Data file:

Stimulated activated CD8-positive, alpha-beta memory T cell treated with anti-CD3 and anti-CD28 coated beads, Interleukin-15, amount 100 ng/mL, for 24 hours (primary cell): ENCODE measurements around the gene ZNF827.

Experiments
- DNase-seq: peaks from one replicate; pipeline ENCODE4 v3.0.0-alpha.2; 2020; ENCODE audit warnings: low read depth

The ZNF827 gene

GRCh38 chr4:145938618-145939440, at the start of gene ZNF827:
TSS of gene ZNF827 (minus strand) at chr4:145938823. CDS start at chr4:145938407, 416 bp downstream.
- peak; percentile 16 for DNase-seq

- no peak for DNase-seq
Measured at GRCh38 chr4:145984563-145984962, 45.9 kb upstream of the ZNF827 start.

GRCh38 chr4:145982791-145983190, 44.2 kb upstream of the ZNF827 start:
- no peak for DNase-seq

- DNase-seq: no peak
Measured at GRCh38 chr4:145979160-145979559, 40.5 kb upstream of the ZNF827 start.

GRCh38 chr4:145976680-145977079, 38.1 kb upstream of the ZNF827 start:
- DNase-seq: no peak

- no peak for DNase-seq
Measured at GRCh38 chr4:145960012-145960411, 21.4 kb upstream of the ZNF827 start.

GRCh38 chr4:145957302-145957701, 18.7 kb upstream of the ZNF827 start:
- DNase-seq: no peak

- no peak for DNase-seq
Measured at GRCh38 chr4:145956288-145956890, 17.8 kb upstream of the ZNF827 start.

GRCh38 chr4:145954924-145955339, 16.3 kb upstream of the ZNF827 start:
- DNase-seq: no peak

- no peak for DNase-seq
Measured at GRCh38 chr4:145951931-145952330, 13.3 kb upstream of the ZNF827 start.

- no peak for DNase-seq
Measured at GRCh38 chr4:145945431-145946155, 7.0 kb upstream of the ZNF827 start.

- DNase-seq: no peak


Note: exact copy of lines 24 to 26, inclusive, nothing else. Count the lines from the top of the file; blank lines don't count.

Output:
- no peak for DNase-seq
Measured at GRCh38 chr4:145951931-145952330, 13.3 kb upstream of the ZNF827 start.

- no peak for DNase-seq